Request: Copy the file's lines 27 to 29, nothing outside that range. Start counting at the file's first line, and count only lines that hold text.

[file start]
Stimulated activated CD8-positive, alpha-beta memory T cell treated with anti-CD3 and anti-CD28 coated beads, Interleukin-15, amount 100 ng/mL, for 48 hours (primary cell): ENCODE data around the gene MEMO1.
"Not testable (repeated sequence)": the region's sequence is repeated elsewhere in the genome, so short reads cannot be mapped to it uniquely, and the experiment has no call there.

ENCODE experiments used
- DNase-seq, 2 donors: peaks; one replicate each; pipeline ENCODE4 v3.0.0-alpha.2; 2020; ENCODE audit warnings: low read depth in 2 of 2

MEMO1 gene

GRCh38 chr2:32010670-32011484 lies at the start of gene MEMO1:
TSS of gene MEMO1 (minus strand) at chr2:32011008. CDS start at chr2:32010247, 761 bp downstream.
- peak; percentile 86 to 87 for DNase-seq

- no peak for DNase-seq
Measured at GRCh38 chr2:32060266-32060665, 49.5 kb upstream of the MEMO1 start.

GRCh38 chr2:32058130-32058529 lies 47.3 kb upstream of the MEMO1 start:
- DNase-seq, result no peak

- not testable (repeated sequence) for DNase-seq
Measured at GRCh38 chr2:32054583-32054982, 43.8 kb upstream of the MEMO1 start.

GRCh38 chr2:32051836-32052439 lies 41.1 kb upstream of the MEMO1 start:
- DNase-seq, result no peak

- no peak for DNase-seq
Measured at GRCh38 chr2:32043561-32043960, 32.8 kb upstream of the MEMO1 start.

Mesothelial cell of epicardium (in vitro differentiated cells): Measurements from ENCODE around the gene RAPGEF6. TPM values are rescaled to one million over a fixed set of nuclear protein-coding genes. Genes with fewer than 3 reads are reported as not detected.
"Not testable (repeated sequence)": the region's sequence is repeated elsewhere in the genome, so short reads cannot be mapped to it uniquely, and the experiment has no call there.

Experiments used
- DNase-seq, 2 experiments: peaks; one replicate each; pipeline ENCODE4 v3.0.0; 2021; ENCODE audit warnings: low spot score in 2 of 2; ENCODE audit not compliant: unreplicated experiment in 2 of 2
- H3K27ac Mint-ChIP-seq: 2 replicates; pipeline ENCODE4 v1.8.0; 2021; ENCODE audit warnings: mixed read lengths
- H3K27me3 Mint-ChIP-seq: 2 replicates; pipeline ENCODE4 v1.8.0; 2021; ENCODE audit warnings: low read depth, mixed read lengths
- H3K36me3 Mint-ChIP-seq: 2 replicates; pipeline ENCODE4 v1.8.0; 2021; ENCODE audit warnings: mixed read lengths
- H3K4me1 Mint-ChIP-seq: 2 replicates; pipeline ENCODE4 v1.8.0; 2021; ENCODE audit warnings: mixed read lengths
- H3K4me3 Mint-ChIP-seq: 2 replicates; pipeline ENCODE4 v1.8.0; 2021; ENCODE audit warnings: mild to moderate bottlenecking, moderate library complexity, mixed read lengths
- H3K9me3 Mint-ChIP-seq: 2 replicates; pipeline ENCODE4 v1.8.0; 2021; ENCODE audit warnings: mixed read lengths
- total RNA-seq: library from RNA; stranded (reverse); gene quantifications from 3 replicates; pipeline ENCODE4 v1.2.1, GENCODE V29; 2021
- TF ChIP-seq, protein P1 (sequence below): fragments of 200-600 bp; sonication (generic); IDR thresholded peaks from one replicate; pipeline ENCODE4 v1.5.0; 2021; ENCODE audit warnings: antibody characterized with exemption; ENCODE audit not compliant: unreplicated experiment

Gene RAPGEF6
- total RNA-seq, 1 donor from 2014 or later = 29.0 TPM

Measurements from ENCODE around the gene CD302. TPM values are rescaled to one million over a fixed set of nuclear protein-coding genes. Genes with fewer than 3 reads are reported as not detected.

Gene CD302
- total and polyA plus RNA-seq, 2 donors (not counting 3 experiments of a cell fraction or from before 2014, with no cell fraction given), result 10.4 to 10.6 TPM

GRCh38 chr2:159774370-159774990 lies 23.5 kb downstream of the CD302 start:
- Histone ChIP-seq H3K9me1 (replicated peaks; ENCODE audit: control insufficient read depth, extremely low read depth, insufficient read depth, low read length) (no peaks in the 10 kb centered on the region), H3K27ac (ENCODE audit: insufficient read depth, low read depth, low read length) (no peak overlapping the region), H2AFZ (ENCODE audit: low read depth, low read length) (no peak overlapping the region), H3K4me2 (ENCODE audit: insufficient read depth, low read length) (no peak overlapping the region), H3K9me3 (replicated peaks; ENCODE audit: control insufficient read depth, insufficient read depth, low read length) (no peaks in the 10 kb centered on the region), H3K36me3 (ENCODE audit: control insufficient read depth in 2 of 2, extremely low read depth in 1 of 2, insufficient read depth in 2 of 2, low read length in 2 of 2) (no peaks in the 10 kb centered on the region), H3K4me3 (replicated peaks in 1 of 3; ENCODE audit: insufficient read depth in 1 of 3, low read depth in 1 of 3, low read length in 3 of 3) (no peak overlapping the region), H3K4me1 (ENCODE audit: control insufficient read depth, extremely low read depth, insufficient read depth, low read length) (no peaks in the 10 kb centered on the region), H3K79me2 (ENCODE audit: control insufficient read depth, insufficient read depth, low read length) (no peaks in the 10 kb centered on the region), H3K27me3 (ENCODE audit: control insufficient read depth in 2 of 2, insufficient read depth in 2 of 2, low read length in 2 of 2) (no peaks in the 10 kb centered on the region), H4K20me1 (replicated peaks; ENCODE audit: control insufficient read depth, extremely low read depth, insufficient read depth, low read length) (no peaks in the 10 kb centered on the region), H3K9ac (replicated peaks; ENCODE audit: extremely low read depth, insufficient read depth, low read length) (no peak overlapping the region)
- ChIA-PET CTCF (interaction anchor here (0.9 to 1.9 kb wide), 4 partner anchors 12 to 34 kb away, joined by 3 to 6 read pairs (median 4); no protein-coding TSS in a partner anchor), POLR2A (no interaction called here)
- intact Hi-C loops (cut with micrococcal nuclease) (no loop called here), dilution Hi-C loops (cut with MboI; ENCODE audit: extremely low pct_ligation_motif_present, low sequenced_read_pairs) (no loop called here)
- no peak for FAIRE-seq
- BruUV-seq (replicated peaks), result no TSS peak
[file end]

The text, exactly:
- H3K4me3 Mint-ChIP-seq: 2 replicates; pipeline ENCODE4 v1.8.0; 2021; ENCODE audit warnings: mild to moderate bottlenecking, moderate library complexity, mixed read lengths
- H3K9me3 Mint-ChIP-seq: 2 replicates; pipeline ENCODE4 v1.8.0; 2021; ENCODE audit warnings: mixed read lengths
- total RNA-seq: library from RNA; stranded (reverse); gene quantifications from 3 replicates; pipeline ENCODE4 v1.2.1, GENCODE V29; 2021